22Psychiatric Conditions cont. DepressionSchizophreniaManic DepressionSomatoform DisordersFactitious DisordersPersonality DisordersWhile manic, a 32 year old woman crashes her car and sustains facial trauma. Two weeks after the accident she is depressed and refuses reconstructive surgery, saying she must be punished for her sins.
23Psychosocial Situations that can Influence Informed Consent BereavementAbusePovertyCriminal chargesPregnancyMinor children6 months after a 78 yo woman looses her husband of 54 years, she finds a lump in her breast. She keeps putting off making an appointment because she is overwhelmed with trying to cope without him.
24Cultural Situations that can Influence Informed Consent Religious preferencesLanguage barriersCultural attitudesEducationA 45 yo father of 5 ruptures his spleen in a fall at home. He is a Jehovah’s Witness and refuses transfusion because of his beliefs, but will accept bloodless surgery.
25Problems that Mimic Informed Consent Issues Patient-staff conflictCommunication problemsFamily conflicts and pressuresTransference and Counter-transferenceNursing staff overhears a patient’s wife and older son telling him “it is time to let go and to think about how you are burdening the family.” The pt then requests removal of life-support.
26Informed Refusal The sliding scale standard of competence: As risk of an intervention increases and/or benefits decrease, then the standard of decisional capacity is raised correspondingly.A lower-risk procedure thus requires a less demanding standard of decisional capacity.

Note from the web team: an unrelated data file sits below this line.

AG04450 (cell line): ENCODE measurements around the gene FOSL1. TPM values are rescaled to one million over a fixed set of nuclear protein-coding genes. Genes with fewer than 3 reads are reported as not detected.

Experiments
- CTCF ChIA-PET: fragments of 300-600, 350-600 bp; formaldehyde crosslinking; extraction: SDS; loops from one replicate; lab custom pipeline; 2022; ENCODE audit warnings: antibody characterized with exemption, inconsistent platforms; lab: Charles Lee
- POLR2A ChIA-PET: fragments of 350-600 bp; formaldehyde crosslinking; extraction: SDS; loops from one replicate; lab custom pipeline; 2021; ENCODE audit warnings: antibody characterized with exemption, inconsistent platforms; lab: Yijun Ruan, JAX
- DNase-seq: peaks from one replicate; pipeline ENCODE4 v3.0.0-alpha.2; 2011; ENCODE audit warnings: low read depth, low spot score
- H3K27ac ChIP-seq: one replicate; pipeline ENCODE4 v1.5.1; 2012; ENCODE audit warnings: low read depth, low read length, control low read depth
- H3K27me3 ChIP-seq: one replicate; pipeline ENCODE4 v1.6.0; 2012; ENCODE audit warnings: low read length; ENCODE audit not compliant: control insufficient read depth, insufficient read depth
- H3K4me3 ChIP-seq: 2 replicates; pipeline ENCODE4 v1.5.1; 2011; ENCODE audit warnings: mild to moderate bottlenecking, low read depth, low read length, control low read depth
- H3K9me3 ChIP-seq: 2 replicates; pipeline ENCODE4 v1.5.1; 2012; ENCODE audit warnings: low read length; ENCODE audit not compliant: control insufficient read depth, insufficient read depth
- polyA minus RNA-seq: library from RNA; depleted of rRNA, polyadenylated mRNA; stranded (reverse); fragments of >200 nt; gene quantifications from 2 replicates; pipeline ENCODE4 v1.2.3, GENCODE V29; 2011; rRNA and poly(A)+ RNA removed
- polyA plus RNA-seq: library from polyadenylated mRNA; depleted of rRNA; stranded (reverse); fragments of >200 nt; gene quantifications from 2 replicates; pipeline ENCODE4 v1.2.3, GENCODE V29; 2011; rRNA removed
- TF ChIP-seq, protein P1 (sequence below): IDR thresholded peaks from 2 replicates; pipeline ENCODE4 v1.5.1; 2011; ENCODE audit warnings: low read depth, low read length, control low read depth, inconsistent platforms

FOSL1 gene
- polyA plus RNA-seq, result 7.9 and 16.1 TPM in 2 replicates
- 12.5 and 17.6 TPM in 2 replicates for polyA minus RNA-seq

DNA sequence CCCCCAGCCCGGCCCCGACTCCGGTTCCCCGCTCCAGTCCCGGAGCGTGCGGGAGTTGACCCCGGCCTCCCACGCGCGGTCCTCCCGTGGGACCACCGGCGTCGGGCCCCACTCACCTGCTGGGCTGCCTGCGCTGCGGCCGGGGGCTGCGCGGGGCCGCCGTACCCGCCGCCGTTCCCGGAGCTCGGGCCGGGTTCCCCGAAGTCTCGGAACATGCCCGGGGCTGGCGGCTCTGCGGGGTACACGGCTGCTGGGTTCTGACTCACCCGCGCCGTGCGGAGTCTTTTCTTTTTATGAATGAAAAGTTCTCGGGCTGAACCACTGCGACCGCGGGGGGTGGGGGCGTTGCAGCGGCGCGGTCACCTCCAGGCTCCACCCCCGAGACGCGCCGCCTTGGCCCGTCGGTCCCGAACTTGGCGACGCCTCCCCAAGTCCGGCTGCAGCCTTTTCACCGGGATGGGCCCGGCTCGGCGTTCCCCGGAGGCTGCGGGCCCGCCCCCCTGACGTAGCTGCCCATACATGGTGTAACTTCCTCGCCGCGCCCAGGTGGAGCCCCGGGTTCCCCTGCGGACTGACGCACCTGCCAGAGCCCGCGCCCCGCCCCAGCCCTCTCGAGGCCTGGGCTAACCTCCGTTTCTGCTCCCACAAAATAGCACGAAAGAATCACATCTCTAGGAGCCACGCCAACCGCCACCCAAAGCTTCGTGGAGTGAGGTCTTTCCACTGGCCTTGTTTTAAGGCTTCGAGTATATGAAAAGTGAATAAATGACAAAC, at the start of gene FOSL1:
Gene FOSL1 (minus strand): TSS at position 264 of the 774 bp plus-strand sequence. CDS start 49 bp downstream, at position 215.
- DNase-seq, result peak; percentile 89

27Sliding Scale of Informed Refusal HIGH-RISKA 22-year old man with Schizophrenia refuses an emergency appendectomy because he thinks his abdominal pain is the result of eating too much peanut butter.LOW-RISKA 34 year old woman with borderline personality disorder complaining of insomnia, refuses a prescription for Trazadone because she is angry at the doctor.
28How to Facilitate Informed Consent. The Bad NewsStudies have documented problems with every aspect of the informed consent process in healthy and medically ill patients.These problems are only compounded with psychiatric patients.
29How to Facilitate Informed Consent The Good NewsStudies also show that the process of informed consent can be improved in healthy, medically ill AND psychiatric patients. Through:EducationUse of audio-visual materialsProviding ongoing opportunities for pts to discuss consent.
30ConfidentialitySensitive information revealed within the MD-Pt relationship is not disclosed without the pt’s consent or legal exceptions.Rooted in the ethical doctrine of autonomy, fiduciary nature of MD-Pt relationship and the legal right to privacy.
31Exceptions to Confidentiality STDsChild abuseElder (non-competent) abuseSexual partners of HIV+ who refuse to notify in some states.SuicidalityHomicidality: Tarasoff I & II. California 1980s. Duty to warn and duty to protect identifiable victim.Call victim, authorities, hospitalize, medicate.
32Consultation Hints Find out the core of the consultation request Talk to the Nurses and staff to get their view.See if there are social work issues that are contributing.Explore the family dynamics and meet with the family of significant others if this would be helpful.
33Consultation Hints Check the patient’s MSE carefully. Check to see if pain control is adequate and if sedation is excessive.Call a Chaplain and not just if the issue is religious.Finally and most overlooked. Talk to the patient.